Last updated: Zoned out: What workers really do in virtual meetings

Zoned out: What workers really do in virtual meetings


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Despite the revival of some in-person meetings, virtual meetings are here to stay for most corporate workers, for better or worse.

A recent study showed that many American employees would be perfectly happy never going to an in-person work meeting again. After all, they can get so much done during virtual conference calls — things like online shopping, playing games, and working a second job.

A survey of 1,200 American workers by Quality Logo Products revealed the dirty secret of Zoom calls and other online meetings: Employees can be busy doing anything but paying attention to the task at hand.

Sure, I’m listening: Virtual meeting distractions

Corporate workers spend a lot of time in meetings, and since the pandemic, that meeting time has been online. A couple hours a day on Zoom, Teams or Google Meet calls is common, but some workers spend a majority of each day in virtual meetings, according to one poll.

With options for keeping cameras and mics off, virtual meetings open the door wide open for multi-tasking, QLP’s survey found. Top distractions and extra-curricula activities include:
  1. Texting (86%)
  2. Doing other work (75%)
  3. Online shopping (56%)
  4. Online games (36%)
  5. Worked another job (32%)

infographic showing what workers really do during virtual meetings including icons for texting, eating, and shopping.

No big surprise here: The poll showed that Gen Z is the most bored during online meetings (82%).

Another generational finding: Only half of workers turn on their cameras, with Gen X and boomers more apt to do so.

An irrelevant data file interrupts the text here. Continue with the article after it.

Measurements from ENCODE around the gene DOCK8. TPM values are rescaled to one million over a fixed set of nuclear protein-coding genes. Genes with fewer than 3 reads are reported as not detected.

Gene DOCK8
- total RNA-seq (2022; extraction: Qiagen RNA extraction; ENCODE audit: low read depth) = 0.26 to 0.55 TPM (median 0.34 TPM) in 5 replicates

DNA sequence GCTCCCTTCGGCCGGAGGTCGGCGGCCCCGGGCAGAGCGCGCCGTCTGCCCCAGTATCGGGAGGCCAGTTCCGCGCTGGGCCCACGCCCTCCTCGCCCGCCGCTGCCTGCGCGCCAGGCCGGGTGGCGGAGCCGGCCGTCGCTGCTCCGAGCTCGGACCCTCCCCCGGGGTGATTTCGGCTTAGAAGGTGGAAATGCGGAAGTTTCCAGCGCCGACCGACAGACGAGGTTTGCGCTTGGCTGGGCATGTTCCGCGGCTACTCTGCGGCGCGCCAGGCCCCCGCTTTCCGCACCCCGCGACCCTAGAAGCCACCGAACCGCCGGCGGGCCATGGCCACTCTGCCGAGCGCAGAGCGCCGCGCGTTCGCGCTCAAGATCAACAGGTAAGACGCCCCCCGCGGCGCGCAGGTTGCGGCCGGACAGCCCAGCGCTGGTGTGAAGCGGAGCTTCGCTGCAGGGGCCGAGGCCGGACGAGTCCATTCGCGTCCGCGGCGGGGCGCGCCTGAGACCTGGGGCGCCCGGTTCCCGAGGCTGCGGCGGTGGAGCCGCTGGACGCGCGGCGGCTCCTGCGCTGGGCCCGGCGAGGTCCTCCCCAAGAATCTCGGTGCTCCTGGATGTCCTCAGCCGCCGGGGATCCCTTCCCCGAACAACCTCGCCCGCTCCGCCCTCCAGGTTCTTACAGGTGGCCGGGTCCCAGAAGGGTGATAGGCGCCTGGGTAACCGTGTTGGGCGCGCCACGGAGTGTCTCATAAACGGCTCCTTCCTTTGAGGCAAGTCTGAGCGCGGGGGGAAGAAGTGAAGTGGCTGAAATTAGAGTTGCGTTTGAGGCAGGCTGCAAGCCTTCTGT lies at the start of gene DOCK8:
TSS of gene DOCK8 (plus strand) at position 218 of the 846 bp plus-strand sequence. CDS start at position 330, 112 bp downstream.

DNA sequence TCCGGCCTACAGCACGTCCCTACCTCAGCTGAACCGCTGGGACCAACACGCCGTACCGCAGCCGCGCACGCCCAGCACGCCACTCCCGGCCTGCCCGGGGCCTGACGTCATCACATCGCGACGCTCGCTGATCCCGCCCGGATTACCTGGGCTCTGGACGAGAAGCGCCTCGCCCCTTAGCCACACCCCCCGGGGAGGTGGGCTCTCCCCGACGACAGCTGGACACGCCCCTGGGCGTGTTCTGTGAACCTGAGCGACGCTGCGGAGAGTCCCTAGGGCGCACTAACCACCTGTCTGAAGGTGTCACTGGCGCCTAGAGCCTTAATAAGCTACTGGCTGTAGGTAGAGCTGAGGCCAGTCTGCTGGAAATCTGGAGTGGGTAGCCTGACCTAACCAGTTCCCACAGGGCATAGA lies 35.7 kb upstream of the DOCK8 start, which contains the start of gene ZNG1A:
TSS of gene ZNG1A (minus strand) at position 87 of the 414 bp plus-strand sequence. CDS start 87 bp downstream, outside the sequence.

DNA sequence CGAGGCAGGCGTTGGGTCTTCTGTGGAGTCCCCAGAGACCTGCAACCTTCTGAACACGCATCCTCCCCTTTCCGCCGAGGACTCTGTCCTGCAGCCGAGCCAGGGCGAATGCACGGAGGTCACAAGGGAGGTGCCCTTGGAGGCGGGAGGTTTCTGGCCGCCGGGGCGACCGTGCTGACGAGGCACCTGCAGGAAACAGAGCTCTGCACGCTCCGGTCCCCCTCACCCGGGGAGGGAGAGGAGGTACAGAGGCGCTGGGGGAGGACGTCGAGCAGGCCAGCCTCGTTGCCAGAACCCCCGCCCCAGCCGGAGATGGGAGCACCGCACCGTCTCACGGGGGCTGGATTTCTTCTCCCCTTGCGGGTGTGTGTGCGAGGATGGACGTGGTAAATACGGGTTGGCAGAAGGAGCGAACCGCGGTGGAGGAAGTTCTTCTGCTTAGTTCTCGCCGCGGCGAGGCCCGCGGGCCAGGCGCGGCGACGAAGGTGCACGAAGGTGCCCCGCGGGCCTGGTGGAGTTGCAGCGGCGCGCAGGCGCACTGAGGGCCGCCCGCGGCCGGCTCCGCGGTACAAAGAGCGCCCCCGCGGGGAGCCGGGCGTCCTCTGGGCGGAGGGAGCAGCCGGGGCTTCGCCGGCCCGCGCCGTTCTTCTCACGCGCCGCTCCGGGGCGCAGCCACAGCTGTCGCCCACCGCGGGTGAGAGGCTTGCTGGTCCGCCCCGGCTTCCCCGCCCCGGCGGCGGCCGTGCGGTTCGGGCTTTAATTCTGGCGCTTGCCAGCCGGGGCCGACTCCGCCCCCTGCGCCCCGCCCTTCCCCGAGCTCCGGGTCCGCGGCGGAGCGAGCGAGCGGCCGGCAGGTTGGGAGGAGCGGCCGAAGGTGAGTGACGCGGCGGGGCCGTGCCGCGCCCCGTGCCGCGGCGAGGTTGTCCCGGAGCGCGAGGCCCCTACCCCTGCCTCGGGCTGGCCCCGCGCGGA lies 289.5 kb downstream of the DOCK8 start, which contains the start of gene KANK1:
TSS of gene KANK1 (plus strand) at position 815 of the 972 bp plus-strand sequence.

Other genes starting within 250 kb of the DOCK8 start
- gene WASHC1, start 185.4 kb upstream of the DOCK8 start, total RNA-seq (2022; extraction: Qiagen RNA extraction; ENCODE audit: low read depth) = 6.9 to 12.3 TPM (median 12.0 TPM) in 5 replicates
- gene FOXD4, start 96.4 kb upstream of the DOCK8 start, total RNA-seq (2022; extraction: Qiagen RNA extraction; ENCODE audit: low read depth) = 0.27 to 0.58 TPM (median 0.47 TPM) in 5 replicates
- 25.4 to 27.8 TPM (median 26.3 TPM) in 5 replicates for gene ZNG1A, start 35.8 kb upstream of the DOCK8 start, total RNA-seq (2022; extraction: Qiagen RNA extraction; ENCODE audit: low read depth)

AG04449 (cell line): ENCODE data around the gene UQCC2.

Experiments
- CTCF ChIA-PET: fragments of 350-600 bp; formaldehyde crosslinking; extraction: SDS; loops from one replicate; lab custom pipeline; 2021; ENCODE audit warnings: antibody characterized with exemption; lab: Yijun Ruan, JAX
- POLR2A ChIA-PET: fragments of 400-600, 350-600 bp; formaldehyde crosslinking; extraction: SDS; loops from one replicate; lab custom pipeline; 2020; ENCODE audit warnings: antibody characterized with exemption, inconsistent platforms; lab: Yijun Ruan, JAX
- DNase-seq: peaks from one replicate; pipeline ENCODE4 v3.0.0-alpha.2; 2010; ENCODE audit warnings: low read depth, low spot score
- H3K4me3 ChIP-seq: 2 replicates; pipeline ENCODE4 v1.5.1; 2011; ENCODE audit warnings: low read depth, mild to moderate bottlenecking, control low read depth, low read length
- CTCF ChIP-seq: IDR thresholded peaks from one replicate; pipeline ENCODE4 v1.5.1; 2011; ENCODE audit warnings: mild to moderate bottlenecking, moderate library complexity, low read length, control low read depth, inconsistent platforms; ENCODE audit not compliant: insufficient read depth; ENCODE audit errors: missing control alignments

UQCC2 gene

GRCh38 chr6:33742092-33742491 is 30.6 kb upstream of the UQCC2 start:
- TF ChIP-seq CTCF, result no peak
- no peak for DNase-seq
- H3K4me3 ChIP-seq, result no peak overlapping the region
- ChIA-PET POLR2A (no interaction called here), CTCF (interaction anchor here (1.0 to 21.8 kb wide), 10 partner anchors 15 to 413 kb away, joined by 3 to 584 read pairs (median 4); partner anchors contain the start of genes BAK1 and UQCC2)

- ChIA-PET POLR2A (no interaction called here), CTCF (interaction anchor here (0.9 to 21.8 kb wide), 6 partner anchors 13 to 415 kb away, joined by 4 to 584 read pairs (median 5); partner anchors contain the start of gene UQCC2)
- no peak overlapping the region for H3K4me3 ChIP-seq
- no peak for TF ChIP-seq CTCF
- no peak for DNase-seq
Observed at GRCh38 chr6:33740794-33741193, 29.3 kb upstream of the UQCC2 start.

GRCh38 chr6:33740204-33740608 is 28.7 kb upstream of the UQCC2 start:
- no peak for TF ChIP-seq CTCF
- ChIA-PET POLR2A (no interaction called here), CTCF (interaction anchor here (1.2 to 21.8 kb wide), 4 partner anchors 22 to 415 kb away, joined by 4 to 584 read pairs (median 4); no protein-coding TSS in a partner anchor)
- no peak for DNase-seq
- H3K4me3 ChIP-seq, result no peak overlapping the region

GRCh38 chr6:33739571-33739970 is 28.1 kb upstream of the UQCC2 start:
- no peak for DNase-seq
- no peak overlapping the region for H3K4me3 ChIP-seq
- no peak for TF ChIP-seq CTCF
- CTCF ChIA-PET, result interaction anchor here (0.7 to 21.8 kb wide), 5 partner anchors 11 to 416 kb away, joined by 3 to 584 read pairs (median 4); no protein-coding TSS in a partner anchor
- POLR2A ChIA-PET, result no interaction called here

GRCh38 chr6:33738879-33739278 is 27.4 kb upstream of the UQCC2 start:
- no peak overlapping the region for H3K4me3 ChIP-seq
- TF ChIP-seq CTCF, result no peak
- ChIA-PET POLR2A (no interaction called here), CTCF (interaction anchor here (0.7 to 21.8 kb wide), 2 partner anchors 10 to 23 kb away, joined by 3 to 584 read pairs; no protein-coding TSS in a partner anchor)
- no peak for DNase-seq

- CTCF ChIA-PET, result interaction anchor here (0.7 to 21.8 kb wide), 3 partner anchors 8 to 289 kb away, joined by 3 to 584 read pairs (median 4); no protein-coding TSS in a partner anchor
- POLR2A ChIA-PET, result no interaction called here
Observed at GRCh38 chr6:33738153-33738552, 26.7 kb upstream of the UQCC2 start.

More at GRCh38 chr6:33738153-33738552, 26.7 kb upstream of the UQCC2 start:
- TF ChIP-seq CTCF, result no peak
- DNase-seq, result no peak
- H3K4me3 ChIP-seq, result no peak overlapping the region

To be sure, multi-tasking conference call attendees can blow their cover. You know, when they accidentally leave their mic on while washing dishes or making a phone call, prompting moderators to plead, “Everyone, please mute your mic!”

Returning to the office and in-person meetings

Despite zoning out way more during online meetings than in-person meetings, more than half of employees polled said, given the choice, they’d never go to another in-person work meeting again.

Some won’t have a choice much longer. A number of companies now require workers come into the office for at least a few days a week. Disney, for example, recently ordered employees to return to the office four days a week beginning March 1.

In fact, a survey of 1,000 business leaders by showed that 90% of companies plan to require employees to return to the office at least occasionally this year.

Still, the hybrid working model isn’t going away, and some companies are trying to address the fatigue associated with virtual meetings.

Businesses are bringing workers together for some in-person meetings for collaboration and relationship building. Zoom itself is trying to make its platform more engaging, including plans for Zoom Spots, free-form video conversations designed to recreate spontaneous office watercooler discussions.

And one company that’s sticking with remote work is cutting all recurring meetings involving more than two people to give them back time for other tasks.

Regaining focus

With 80% of workers saying they’re more distracted during virtual meetings than in-person ones, there’s clearly a lot of room for improvement.

There’s no end of advice available for ways employers can make online meetings more engaging and productive, from basic tips to fun ideas like icebreakers. games, and even guest llamas.

Some steps that employers told QLP they take to help workers focus include:
  • Stick to an agenda (82%)
  • Use visual aids (76%)
  • Invest in high-quality technology (69%)
For their part, the top ways employees try to improve virtual meetings include:
  • Take notes (49%)
  • Turn off notifications (38%)
  • Put phone out of reach (35%)

And of course, filters are always fun.


HR, better.
Employees, happier.
Businesses, healthier.
It’s time to modernize the employee experience.

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